Let's first see where we are: the Light Pre-Pass was introduced in March 2008 on this blog. At this point I had it already running in one R* game for a while. It eventually shipped in a large number of games and also outside of R*. The S.T.A.L.K.E.R series and the games developed by Naughty Dog had at the time a similar approach. Since then a number of modifications were proposed.
One modification was to calculate lighting by tiling the G-Buffer, then sorting lights into those tiles and then execute each tile with its light. Johan Andersson covered a practical implementation in "DirectX 11 rendering in Battlefield 3" ( Before Tiled-Deferred, lights were additively blended into a buffer, consuming memory bandwidth with each blit. The Tiled-Deferred approach reduced memory bandwidth consumption substantially by resolving all the lights in one tile.
The drawback of this approach is the higher minimum run-time cost. Sorting the lights into the tiles raised the "resting" workload even when only a few lights were rendered. Compared to the older approaches it didn't break even until one rendered a few dozen lights. Additionally as soon as lights had to be drawn with shadows, the memory bandwidth savings were negligible.
Newer approaches like "Clustered Deferred and Forward Shading" ( by Ola Olsson et all. started solving the "light overdraw" problem in even more efficient ways. A practical implementation is shown on Emil Perrson's website ( in an example program.
Because transparency solutions with all the approaches mentioned above are inconsistent with the way opaque objects are handled, there was a group of people that wishes to go back to forward rendering. Takahiro Harada described and refined an approach that he called Forward+ ( The tiled-based handling of light sources was similar to the Tiled-Deferred approach. The advantage of having a consistent way of lighting transparent and opaque objects was bought by having to re-submit all potentially visible geometry several times.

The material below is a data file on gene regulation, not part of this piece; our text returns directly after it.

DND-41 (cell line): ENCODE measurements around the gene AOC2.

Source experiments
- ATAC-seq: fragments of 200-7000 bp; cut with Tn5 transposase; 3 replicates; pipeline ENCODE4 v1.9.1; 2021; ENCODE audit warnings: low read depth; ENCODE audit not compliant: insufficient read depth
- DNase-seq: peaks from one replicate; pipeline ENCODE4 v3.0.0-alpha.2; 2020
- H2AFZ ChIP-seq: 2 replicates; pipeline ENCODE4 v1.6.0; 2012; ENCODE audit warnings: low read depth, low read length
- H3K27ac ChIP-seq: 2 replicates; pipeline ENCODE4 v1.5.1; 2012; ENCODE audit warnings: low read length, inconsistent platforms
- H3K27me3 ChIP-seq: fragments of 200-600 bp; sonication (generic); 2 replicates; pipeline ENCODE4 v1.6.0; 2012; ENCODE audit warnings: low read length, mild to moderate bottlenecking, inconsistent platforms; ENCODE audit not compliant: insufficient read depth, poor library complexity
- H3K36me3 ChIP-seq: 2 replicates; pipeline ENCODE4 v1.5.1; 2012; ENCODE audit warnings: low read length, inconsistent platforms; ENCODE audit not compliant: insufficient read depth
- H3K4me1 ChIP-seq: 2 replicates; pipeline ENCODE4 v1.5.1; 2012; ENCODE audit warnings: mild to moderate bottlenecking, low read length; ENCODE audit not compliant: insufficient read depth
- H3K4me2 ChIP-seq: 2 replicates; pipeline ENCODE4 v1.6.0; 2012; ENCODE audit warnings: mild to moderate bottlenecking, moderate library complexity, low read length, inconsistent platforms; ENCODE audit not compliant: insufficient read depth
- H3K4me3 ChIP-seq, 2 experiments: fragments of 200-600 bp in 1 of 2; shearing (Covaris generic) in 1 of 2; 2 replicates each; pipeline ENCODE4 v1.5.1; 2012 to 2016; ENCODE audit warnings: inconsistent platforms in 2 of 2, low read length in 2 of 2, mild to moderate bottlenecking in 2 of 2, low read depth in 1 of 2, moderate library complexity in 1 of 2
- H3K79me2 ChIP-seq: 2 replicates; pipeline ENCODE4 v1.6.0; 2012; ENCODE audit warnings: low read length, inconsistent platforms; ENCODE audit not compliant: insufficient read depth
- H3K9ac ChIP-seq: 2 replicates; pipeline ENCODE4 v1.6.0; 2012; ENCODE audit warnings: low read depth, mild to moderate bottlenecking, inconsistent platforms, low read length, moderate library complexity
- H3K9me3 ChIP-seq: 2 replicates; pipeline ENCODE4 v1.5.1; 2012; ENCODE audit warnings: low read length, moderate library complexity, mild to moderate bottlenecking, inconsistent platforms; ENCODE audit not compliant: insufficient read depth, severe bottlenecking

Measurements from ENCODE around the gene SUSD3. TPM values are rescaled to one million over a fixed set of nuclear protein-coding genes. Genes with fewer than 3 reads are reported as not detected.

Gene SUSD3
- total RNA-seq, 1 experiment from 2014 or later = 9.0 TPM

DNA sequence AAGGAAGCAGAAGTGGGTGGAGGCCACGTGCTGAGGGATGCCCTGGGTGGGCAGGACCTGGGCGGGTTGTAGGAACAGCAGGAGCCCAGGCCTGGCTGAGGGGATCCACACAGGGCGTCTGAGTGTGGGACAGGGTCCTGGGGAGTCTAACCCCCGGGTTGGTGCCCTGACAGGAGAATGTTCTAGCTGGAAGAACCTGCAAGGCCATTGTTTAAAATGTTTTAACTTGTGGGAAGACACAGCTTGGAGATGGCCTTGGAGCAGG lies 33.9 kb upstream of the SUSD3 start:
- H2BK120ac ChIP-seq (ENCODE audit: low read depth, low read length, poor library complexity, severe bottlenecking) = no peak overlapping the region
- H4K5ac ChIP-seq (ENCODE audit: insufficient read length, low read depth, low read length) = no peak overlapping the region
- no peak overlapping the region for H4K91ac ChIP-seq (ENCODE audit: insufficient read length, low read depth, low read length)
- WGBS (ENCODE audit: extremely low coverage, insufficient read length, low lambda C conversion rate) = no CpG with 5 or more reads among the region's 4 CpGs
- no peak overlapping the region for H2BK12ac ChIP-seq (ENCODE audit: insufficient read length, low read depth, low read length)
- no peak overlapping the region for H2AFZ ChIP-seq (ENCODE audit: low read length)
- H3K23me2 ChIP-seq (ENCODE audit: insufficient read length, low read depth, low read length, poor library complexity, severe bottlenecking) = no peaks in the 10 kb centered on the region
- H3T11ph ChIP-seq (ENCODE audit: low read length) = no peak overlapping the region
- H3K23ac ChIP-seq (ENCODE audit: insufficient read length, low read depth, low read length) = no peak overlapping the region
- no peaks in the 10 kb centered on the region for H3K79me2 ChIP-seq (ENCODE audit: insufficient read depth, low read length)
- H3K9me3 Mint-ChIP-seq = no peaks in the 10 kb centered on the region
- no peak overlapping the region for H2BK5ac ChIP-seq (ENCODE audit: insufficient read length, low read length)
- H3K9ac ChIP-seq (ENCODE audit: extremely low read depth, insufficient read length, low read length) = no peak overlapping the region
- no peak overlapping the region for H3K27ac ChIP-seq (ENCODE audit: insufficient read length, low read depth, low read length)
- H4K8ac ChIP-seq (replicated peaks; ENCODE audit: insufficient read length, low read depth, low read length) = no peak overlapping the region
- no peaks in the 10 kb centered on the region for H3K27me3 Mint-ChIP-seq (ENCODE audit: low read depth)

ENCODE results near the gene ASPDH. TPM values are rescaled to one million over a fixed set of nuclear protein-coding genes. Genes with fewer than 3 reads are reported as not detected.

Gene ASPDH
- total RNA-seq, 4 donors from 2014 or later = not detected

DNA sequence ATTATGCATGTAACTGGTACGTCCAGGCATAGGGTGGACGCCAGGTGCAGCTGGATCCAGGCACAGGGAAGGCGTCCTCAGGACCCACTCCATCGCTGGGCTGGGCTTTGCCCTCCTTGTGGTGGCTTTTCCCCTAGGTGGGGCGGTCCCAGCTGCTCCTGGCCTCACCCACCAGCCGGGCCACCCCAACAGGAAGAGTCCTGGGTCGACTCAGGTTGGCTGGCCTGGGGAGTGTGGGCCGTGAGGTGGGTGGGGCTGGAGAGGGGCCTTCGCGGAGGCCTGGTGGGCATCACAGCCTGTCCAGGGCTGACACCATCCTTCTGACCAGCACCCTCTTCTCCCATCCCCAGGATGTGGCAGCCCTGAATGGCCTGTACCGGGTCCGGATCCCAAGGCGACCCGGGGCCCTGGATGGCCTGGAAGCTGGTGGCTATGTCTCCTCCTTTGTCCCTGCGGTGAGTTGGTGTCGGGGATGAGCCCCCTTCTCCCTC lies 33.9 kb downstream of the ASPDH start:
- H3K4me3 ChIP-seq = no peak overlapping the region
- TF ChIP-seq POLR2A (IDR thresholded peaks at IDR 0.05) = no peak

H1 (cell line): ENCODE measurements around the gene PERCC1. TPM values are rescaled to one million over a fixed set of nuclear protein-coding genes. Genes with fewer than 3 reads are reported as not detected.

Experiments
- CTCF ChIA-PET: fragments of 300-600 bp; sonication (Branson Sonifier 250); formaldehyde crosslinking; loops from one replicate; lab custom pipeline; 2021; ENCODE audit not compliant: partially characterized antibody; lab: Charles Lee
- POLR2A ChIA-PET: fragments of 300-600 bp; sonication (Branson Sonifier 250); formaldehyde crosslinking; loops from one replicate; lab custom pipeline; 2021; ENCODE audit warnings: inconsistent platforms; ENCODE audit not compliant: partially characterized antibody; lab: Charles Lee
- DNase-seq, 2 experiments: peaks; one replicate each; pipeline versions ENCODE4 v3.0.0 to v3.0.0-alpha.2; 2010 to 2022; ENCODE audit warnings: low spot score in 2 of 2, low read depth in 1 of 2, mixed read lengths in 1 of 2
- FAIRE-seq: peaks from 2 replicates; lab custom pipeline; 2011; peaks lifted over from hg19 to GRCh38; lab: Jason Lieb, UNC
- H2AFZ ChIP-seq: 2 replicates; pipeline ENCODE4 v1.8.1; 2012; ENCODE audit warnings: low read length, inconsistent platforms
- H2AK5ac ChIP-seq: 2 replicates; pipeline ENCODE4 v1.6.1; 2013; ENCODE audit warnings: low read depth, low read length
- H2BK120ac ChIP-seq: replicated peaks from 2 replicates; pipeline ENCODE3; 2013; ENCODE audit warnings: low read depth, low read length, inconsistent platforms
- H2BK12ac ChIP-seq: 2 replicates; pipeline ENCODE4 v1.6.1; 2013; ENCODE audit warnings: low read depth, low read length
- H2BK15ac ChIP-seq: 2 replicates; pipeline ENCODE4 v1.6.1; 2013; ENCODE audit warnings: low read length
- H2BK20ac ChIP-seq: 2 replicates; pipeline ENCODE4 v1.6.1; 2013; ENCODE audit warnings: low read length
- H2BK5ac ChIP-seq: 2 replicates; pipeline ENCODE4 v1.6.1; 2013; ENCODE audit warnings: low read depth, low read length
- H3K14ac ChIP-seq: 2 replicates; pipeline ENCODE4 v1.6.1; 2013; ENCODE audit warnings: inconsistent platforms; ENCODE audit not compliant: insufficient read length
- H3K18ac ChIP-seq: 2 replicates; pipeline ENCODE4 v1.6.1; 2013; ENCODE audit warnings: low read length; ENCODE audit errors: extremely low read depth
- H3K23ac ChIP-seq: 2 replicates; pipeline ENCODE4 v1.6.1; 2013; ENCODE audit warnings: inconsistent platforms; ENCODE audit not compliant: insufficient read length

Filling a G-Buffer or re-submitting geometry in case of Forward+ is expensive. For the Deferred Lighting implementations, the G-Buffer fill was the stage were also visibility of geometry was solved (there is also the option of making a Z Pre-Pass which means geometry is submitted one more time at least).
With modern 4k displays and high-res devices like Tablets and smart phones, a G-Buffer is not a feasible solution anymore. When the Light Pre-Pass was developed a 1280x720 resolution was considered state of the art. Today 1080p is considered the minimum resolution, iOS and Android devices have resolutions several times this size and even modern PC monitors can have more than 4K resolution.
MSAA increases the size and therefore cost manifold.

Instead of rendering geometry into three or four render targets with overdraw (or re-submitting after the Z prepass), we need to find a way to store visibility data separate in a much smaller buffer, in a more efficient way.
In other words, if we could capture the full-screen visibility of geometry in as small a footprint as possible, we could significantly reduce the cost of geometry submission and pixel overdraw afterwards.

A first idea on how this could be done is described in the article "The Visibility Buffer: A Cache-Friendly Approach to Deferred Shading" by Christopher A. Burns et all.. The article outlines the idea to store per triangle visibility data in a visibility buffer.